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United States Department of Agriculture

Agricultural Research Service

Title: Wireless Site-specific Irrigation - The Future of Intelligent Agriculture

Authors
item Kim, Yunseop
item Evans, Robert
item Iversen, William

Submitted to: Resource Magazine
Publication Type: Popular Publication
Publication Acceptance Date: March 16, 2007
Publication Date: October 1, 2007
Citation: Kim, Y., Evans, R.G., Iversen, W.M. 2007. Wireless Site-specific Irrigation - The Future of Intelligent Agriculture. Resource Magazine. October, Special Issue, 14:(7):2-3.

Interpretive Summary: Water is a major factor for plant growth. Traditional uniform water applications ignore field variations that cause varying crop yield and quality across most fields. Excessive application leads to drainage and disease problems, whereas under application reduces yields. The development of an efficient water management system, therefore, is a major concern around the globe to improve water-use efficiency and support a sustainable environment. The challenge is to develop a system that accurately and inexpensively senses field variability and controls variable-rate irrigation according to the spatial variability. To meet the challenge, researchers at the USDA-ARS research laboratory in Sidney, Montana developed a wireless in-field sensor-based irrigation system supporting site-specific irrigation management using low cost wireless radios. Researchers developed an automated closed-loop irrigation system that consisted of in-field sensor stations distributed across the field, an irrigation control station, and a base station.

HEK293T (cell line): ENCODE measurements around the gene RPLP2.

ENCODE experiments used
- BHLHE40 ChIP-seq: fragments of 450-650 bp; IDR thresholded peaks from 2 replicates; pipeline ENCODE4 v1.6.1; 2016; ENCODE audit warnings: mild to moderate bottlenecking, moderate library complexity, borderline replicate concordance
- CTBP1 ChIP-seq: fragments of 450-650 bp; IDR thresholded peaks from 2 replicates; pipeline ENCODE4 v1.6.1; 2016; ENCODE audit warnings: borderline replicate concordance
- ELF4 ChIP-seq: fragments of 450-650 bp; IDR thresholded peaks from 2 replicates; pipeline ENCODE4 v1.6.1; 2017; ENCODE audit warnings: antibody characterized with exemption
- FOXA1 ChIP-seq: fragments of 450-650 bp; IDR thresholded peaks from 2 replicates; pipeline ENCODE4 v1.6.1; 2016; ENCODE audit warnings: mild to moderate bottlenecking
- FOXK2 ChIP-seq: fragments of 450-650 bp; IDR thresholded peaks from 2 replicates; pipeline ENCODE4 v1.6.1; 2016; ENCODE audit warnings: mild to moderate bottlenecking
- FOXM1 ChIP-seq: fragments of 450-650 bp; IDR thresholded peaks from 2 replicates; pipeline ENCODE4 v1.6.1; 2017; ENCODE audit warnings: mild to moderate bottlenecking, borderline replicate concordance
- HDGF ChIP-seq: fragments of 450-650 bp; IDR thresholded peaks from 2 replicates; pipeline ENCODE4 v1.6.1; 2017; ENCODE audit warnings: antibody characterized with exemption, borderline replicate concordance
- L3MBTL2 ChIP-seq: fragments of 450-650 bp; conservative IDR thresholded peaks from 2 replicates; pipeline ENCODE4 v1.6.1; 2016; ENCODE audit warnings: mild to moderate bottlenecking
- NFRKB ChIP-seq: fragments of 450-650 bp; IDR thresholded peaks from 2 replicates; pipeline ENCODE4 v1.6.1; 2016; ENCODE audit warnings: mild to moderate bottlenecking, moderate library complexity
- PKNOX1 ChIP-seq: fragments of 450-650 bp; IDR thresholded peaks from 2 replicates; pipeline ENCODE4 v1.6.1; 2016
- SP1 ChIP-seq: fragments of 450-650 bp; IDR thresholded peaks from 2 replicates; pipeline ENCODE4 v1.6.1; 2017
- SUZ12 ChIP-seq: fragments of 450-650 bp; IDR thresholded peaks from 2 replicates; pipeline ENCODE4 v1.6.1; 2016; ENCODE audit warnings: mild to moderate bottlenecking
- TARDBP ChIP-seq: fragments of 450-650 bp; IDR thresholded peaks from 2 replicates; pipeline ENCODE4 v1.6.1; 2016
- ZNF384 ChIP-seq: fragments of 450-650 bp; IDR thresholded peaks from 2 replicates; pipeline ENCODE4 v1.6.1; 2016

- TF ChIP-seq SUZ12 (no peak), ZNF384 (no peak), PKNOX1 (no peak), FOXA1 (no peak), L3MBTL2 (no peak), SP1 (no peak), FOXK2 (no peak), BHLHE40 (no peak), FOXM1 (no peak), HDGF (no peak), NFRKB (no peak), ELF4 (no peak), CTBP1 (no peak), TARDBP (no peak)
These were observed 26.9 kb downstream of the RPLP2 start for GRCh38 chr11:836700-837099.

Technical Abstract: A wireless site-specific irrigation system was developed with a distributed wireless sensor network. The system allows growers to remotely access field conditions and an irrigation operation at the home or office via wireless radio communication, directing individual sprinklers on how much water to apply and where. The in-field sensor stations monitor the field conditions of soil moisture, soil temperature, and air temperature, whereas a nearby weather station monitors micrometeorological information on the field, i.e., air temperature, relative humidity, precipitation, wind speed, wind direction, and solar radiation. All in-field sensory data are wirelessly transmitted to the base station. The base station processes the in-field sensory data through a user-friendly decision making program and sends control commands to the irrigation control station. The irrigation control station updates and sends the location of the irrigation machine from a differential GPS to the base station for real-time monitoring and control. Based on sprinkler head GPS locations, the base station feeds control signals back to the irrigation control station to site-specifically operate each individual sprinkler group to apply a specified depth of water.

Last Modified: 10/23/2014
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